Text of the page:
Isaiah's Christmas Children: The Glory Child

Isaiah 8:16-9:7

Charles G. Dennison

Now it may very well be, if you were to tell the truth, that you are put off by readings from the prophets. You would much rather be somewhere else than in the prophets. There are, of course, those golden passages, those texts that rise right off the page, that seem to be self-contained units in themselves—cogent all by themselves—at least you think they are. There are those passages like Isaiah 9:6, the familiar text: "For unto us a child is born and unto us a son is given." You even rehearse verses like these and use them. You might even emboss your greeting cards with them. But while you are familiar with the words, at the same time you have to admit—if you are honest with yourself—the prophetic literature is not your favorite Scriptural literature. You would rather be somewhere else, the clarity of Isaiah 9:6 notwithstanding.

For you have noticed as you have worked through the passage that we read that you have these opaque, not quite translucent, statements appearing in the latter part of chapter 8. There are comments about binding up the testimony (v. 16); remarks about familiar spirits and peeping and muttering wizards (v. 19); sojourning refugees wandering about, "hardly bestead and hungry" (v. 21), as the King James puts it. As if the prophets were not difficult in their own right, we have to heap on top of that the obscurity of 17th century King James English. "Hardly bestead"? What does that mean? Well, I won't leave you in the dark. It means "painfully situated." Things don't get much better as you move into the ninth chapter—the verses immediately preceding our so-called golden passage (verse 6 in that ninth chapter). For instance, what do you make of the "day of Midian" mentioned in verse 4? What is that all about? What do you make of the boots and "garments rolled in blood" destined for the incinerator in verse 5?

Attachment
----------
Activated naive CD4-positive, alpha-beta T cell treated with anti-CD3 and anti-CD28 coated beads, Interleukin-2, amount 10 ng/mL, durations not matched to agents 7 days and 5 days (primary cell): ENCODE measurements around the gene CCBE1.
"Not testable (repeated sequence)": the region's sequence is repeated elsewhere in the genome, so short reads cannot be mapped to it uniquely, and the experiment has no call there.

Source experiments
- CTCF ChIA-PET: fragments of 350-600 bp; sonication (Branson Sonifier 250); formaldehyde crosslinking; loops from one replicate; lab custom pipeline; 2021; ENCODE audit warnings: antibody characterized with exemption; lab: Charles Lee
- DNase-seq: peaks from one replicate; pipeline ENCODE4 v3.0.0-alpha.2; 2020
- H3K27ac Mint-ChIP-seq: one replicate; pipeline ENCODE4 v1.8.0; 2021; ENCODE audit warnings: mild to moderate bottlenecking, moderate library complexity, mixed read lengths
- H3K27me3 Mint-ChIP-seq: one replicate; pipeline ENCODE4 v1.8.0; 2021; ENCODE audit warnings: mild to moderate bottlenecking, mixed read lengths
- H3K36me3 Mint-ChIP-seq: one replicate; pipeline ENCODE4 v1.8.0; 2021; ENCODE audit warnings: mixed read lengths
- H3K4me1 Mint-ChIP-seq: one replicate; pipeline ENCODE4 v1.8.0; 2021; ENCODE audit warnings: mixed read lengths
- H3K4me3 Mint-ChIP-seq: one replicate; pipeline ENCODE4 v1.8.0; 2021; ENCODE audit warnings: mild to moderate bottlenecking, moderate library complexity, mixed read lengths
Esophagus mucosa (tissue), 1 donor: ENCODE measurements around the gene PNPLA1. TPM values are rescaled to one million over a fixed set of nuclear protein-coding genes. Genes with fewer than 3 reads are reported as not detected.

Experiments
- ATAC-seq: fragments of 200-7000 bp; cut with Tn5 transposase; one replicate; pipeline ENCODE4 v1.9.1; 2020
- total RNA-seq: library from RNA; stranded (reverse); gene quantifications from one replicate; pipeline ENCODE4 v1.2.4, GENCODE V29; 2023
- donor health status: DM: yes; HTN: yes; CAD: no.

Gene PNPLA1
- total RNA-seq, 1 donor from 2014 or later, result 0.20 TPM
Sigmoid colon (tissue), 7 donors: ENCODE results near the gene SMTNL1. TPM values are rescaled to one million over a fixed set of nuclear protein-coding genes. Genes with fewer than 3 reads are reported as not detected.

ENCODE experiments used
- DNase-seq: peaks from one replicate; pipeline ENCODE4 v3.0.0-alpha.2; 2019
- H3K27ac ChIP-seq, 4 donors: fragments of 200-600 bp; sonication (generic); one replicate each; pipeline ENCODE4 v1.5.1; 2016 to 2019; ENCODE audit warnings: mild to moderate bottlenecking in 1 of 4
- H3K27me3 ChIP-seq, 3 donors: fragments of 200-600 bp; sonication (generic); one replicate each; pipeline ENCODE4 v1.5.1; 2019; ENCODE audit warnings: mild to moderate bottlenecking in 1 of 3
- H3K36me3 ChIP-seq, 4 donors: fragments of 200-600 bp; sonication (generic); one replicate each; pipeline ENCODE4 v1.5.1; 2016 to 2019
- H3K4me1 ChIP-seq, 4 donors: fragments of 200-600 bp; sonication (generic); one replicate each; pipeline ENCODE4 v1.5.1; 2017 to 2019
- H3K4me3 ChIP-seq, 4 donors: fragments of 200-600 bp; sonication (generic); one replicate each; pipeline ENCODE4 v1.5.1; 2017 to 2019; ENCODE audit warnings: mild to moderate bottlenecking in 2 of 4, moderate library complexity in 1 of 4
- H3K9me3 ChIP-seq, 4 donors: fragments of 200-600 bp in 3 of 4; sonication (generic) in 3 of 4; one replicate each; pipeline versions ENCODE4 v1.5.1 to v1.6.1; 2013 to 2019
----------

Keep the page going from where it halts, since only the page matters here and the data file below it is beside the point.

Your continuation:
But if the difficulty of these words and the images evoked by them aren't enough, we also have in the prophets those sudden and profound changes in direction—seemingly without warning. You are moving along in one direction and suddenly you are caught off guard. It seems as if there is a complete reversal within the space of a sentence. In an earlier message, we noticed one of those profound reversals of direction as we moved from verse 8 in chapter 8 into the ninth verse. The eighth verse speaks unmistakably about the impending judgment that is coming upon Judah. The ninth verse, however, speaks about the promise of justice that is going to be meted out upon the nations. The thought (by the time we reach the end of the thought in verse 10) is expressing itself in the greatest confidence concerning God's covenantal presence with his people. Verse 8 is God's judgment upon Judah. By the time we reach the end of verse 10, God's blessing is on these same people. What is going on here?